I was pleasantly surprised to find that Google Chrome has support for SSO and the Negotiate algorithm. Indeed it also has support for NTLM. So why the need for this post? I think the implementation could do with a little refinement.
Here’s my assumption. Credential delegation in a Kerberos environment is managed by the Kerberos system and its configuration, clients should not attempt to interfere with it. However, Google Chrome disallows ticket forwarding by default, effectively preventing delegation (constrained or otherwise). You can change this with an option on the command line but that means you have to know the option exists and have to plan to change it for every user of your web site. Seems the wrong way round to me. This default means that, out of the box, most web sites of any complexity will not operate as per their intended design.
Secondly, the default SPN behaviour is incorrect for Windows platforms. The Kerberos specification does not say much about SPNs, but they do at least have several parts: the service type, the host and port, and optionally an additional service identifier. Including the port is standard, but Chrome doesn’t do this by default. Secondly, the Chrome default behaviour is to resolve DNS CNAME records to A records and use this for the host part. I can’t fault Google for this approach but it does differ from the widely documented Windows approach of using SPNs for the host header (i.e. before CNAME resolution). (As an aside, note that if you take that approach then why shouldn’t you use the IPv4 address, or the IPv6 address, and what if the machine is multi-homed?). It also interferes with the ability of a host to provide multiple independent services because with the Google approach they all have identical SPNs. In Chrome’s defense, these options can also be controlled via the command line.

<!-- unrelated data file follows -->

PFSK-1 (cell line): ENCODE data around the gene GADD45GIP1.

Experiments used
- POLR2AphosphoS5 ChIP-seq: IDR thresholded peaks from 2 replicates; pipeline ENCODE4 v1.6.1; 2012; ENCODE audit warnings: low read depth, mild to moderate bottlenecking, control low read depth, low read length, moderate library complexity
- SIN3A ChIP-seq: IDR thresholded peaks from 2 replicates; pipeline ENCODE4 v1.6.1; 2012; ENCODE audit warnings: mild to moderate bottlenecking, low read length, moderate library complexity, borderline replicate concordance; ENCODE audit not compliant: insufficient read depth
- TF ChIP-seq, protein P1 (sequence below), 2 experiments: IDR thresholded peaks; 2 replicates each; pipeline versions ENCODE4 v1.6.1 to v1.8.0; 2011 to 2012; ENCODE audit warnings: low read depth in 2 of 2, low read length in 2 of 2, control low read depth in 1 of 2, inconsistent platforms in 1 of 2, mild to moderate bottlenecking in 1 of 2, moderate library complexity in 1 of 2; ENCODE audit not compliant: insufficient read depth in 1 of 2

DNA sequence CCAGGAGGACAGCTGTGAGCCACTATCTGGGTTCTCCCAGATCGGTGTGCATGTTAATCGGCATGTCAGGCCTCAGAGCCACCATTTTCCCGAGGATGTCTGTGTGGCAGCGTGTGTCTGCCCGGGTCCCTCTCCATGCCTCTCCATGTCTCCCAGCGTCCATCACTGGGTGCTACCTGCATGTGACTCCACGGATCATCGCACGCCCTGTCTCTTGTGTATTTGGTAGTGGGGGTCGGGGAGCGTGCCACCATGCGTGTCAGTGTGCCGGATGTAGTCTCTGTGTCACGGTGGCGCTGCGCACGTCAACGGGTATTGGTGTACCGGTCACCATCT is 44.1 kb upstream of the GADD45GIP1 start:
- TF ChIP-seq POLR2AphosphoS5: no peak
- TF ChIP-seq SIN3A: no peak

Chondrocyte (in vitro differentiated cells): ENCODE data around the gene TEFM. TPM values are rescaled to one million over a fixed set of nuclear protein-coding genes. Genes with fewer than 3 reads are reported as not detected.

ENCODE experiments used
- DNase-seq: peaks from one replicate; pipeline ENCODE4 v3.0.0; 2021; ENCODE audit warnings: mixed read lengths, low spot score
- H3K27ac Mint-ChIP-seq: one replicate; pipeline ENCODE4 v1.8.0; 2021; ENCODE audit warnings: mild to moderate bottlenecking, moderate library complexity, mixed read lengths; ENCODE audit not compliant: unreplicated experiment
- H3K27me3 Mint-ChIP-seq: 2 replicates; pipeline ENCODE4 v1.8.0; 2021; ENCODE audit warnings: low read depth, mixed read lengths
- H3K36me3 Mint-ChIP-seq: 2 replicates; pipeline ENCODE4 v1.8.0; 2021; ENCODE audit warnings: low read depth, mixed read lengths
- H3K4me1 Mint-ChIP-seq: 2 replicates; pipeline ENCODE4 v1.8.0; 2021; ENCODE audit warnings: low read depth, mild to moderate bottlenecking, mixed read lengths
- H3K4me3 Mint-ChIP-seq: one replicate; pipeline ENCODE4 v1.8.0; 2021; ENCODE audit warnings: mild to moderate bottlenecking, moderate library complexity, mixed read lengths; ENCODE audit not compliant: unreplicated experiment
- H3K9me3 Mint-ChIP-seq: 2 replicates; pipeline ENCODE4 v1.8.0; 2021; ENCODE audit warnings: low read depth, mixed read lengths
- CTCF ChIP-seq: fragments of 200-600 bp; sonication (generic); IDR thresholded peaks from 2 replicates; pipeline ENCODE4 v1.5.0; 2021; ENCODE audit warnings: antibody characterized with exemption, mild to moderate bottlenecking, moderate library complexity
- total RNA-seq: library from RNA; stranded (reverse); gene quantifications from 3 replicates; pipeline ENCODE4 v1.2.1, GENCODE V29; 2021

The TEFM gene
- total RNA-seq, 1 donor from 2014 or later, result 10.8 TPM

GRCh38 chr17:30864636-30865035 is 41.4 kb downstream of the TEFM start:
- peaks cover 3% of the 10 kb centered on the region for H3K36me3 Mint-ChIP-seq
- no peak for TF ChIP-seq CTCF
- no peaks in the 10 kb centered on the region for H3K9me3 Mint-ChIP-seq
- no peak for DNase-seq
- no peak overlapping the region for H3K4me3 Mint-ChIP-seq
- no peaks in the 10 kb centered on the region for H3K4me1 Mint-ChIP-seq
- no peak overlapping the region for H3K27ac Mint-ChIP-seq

Finally, note that NTLMv2 is only available on Windows platforms. Chrome supports NTLMv1 on other platforms but that is horrendously insecure! This is not intended as a negative comment on Chrome, just something to be aware of.
It is great to see other browsers finally supporting SSO, Negotiate, NTLM and Kerberos. I just hope that interoperability is considered a desirable end goal. Without it these are just more competing proprietary solutions, and that would be a shame.